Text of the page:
Vision and Your Child’s Development

Screenshot of webinar Julia's Lessons with bullet points - Scent-based story box (for all abilities) - Alphabet scavenger hunt. The Sweet Smell of Christmas book, Various toys including a teddy bear, school bus and a box of swiss miss cocoa, a candy cane and a cute up orange

Before I was a Teacher of Students with Visual Impairments (TVI), I became a parent to a beautiful little girl who was born with severe visual impairments. My decision to switch careers from chemistry to education was based heavily on the wonderful support that my family received during our years in Early Intervention (EI). 

All the services my daughter received while in EI made a difference in terms of her developmental progress, but the area that seemed to make the greatest difference was vision. That is, as my daughter’s visual functioning increased, so did her skills in all the other developmental areas. She became more curious about exploring objects and learning how to use them. She began to roll around, crawl, and cruise furniture. She learned to feed herself with a spoon. For the first time, she turned her face to mine and smiled at me.   

I was so inspired by these changes that I enrolled in an online course for parents of children with visual impairments called “Reach Out and Teach.” This course, offered to families through Hadley Institute for the Blind, taught me to see the world as my daughter did and to use “natural interaction times” to teach her. I began to fill in the developmental gaps that were created by her visual impairment by offering input to her other senses. Ultimately, I realized that I was the primary teacher of my child, and this motivated me to learn more about teaching children with visual impairments. 

Once I entered the TVI program at UMass-Boston, I began to understand the ways that vision drives skill acquisition in all developmental domains. Vision is a consistent sense that provides information about objects, regardless of their size and whether they are located near or far. It integrates information received from other senses and provides a “whole picture” of the environment. 

Children with typical visual functioning learn concepts and vocabulary by pairing verbal labels with visual images of objects they observe in everyday routines. They begin to build a visual image library that is stored within their memory. They are able to use these stored images to generalize concepts and to connect new information to previously learned concepts. Since many objects must be viewed at distance, children with visual impairments miss out on many learning opportunities that occur throughout the day. 

Vision plays a large role in motor skills development, from providing the initial motivation to move to coordinating and refining small motor movements. Children with vision loss may lack the ability to imitate new movements and gestures which often motivate children with typical visual functioning to explore and play. Vision also gives information about spatial concepts and environmental features, both of which are critical for safe mobility.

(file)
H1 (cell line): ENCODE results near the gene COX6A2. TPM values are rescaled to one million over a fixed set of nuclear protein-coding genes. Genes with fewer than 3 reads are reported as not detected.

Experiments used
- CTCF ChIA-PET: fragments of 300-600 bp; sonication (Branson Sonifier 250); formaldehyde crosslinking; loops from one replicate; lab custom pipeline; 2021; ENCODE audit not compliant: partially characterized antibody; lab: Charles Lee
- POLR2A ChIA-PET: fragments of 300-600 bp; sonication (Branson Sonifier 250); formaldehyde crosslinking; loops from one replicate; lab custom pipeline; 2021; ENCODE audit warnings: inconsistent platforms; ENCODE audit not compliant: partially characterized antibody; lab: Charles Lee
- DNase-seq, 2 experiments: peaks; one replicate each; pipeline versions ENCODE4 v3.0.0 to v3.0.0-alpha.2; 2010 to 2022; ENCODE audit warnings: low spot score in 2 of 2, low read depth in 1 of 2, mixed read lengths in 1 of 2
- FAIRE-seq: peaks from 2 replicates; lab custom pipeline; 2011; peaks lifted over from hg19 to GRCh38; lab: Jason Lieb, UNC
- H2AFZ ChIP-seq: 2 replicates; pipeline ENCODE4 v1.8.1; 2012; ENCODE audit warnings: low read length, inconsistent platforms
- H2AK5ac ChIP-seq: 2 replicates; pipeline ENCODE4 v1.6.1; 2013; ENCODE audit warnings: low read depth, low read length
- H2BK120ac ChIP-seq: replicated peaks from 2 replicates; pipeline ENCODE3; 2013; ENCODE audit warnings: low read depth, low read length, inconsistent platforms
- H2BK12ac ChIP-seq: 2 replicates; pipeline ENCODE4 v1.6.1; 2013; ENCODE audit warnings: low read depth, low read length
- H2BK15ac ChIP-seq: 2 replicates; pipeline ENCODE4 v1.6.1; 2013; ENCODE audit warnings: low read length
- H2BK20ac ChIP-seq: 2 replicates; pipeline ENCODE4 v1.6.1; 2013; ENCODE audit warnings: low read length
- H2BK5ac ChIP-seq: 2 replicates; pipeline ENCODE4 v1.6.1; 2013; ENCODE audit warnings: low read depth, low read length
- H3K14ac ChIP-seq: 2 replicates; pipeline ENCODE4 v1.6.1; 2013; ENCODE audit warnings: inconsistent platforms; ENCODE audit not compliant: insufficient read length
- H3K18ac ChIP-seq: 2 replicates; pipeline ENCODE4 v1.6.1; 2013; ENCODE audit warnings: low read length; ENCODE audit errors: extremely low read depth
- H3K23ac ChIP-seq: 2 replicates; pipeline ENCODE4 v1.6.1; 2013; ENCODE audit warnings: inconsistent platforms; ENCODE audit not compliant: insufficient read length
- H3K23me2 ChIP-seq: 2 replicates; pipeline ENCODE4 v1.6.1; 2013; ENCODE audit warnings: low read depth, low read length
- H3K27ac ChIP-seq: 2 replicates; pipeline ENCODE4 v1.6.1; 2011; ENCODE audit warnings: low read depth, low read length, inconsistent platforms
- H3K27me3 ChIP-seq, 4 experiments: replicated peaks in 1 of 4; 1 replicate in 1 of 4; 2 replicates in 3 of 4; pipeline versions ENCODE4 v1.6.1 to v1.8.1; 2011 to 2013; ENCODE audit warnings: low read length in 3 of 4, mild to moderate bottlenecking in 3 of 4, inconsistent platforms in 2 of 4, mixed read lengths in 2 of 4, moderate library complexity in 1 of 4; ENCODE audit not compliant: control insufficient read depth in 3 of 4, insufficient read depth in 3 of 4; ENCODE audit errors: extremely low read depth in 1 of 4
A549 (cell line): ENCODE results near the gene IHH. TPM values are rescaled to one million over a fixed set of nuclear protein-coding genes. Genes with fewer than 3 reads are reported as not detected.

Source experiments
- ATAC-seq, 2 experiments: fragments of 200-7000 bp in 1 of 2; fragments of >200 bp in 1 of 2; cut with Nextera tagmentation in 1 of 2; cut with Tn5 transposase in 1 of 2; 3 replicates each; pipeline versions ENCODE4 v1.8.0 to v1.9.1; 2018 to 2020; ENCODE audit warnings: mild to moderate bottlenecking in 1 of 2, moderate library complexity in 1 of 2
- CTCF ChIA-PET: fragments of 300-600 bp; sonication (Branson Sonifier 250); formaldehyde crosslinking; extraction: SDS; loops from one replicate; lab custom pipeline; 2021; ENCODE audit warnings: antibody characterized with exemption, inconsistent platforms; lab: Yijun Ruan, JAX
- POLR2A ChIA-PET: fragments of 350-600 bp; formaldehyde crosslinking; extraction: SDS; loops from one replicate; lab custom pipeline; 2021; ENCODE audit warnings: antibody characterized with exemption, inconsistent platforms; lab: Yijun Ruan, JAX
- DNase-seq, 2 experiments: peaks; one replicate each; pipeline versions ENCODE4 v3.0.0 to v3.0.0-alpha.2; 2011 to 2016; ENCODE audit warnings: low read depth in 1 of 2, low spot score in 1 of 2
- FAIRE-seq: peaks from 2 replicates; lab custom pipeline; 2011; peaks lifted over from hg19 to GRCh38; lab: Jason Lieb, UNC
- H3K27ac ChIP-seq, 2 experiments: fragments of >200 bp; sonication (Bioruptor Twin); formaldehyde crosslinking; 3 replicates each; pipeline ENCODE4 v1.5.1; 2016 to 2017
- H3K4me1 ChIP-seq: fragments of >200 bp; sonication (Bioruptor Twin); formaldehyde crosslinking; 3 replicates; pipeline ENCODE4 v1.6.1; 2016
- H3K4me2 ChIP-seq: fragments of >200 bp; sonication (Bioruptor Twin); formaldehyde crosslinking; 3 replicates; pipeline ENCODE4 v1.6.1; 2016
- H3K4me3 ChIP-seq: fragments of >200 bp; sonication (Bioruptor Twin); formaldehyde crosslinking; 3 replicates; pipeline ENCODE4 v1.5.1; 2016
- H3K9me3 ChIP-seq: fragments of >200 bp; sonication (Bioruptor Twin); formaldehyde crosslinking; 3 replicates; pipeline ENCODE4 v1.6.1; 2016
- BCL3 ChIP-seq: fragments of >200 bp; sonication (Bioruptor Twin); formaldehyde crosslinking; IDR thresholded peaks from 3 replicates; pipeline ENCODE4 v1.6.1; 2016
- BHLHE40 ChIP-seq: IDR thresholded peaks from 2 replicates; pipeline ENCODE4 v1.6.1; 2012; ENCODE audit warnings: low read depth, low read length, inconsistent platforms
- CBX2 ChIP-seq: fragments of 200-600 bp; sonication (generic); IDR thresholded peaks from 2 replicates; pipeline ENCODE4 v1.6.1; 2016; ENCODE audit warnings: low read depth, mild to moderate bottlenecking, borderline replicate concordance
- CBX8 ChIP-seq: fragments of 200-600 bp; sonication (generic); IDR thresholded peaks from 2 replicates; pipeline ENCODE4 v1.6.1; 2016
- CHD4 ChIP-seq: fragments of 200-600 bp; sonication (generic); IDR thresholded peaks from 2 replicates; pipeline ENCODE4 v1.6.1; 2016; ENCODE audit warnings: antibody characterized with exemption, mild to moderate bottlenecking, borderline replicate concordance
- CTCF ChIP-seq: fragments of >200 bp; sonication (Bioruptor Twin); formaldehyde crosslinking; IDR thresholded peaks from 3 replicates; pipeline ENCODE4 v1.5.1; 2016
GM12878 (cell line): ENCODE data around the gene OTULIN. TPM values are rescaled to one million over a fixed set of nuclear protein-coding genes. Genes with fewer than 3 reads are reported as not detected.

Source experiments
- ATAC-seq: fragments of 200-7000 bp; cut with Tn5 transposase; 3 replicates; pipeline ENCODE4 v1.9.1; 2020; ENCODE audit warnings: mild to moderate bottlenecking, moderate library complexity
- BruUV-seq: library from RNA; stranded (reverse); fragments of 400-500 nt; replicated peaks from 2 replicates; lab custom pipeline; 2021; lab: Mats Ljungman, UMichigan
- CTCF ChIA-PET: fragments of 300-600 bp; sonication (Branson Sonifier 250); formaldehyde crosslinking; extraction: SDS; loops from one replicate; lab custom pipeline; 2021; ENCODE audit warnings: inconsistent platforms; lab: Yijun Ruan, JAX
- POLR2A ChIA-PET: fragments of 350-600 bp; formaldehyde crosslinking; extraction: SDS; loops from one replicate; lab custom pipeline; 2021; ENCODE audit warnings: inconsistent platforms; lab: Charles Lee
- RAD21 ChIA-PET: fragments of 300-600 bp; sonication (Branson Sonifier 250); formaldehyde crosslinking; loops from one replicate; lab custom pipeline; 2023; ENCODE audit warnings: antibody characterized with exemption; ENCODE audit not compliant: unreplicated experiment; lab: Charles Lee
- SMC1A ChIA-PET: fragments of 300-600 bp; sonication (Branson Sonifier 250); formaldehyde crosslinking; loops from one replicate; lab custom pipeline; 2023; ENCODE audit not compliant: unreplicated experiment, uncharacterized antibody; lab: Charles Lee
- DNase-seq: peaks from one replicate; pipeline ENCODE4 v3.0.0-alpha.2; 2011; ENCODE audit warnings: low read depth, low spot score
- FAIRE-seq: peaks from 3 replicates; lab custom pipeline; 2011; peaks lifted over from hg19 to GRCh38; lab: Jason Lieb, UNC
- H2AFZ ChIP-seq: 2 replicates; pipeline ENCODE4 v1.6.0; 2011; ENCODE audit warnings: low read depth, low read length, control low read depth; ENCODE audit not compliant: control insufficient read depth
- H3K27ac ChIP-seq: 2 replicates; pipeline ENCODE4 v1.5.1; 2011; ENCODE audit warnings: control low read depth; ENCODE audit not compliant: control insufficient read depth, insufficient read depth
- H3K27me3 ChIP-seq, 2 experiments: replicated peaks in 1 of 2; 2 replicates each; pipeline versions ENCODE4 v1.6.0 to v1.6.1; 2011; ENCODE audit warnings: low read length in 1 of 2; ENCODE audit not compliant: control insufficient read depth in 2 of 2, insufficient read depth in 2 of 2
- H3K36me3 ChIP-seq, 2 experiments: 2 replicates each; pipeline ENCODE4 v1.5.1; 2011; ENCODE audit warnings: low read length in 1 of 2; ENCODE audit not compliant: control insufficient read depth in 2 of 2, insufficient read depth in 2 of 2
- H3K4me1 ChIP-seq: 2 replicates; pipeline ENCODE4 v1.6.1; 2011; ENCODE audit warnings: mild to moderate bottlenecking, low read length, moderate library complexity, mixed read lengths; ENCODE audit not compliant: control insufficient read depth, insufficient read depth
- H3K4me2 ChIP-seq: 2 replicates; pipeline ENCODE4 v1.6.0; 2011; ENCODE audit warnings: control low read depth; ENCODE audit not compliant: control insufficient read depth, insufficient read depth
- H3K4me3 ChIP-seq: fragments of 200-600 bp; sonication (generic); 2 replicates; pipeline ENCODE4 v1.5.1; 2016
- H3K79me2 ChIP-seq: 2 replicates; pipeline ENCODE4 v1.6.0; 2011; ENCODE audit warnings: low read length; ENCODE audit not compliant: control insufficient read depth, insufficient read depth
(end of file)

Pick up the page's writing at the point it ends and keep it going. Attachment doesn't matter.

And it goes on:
Social skills are acquired through visual observation of caregivers and other family members. Children practice social skills through visual imitation of gestures, facial expressions, and body language. In addition to interactions with others, social skills also include self-identity and self-image.  As you can imagine, these abstract concepts are difficult for a child with visual impairments to understand. 

Daily living skills, or adaptive skills, are often learned through visual modeling. Think about all the tasks that you perform in a day. From getting dressed to meal preparation to household organization to managing your health, the skills needed to complete these tasks are learned by observing and imitating others.  Even very young children learn that their toys go in the toy box after watching their caregivers clean up, and they learn that a spoon is used for eating (not just for banging on the highchair tray). 

When parents are aware of the connection between vision and development, they gain a new perspective on the ways in which they interact with their babies throughout the day. They provide multisensory information about objects, they include their children in daily tasks, and they encourage their children towards independence as they begin to explore their environment. Although most parents do not, as a result of this experience, begin a career in field of visual impairments; they do become experts in supporting their children’s development.

Watch Julia and Sara for the webinar “Impacts of Vision Loss on a Child’s Development” as part of the Early Intervention series:


YouTube player

This site is registered on as a development site. Switch to a production site key to remove this banner.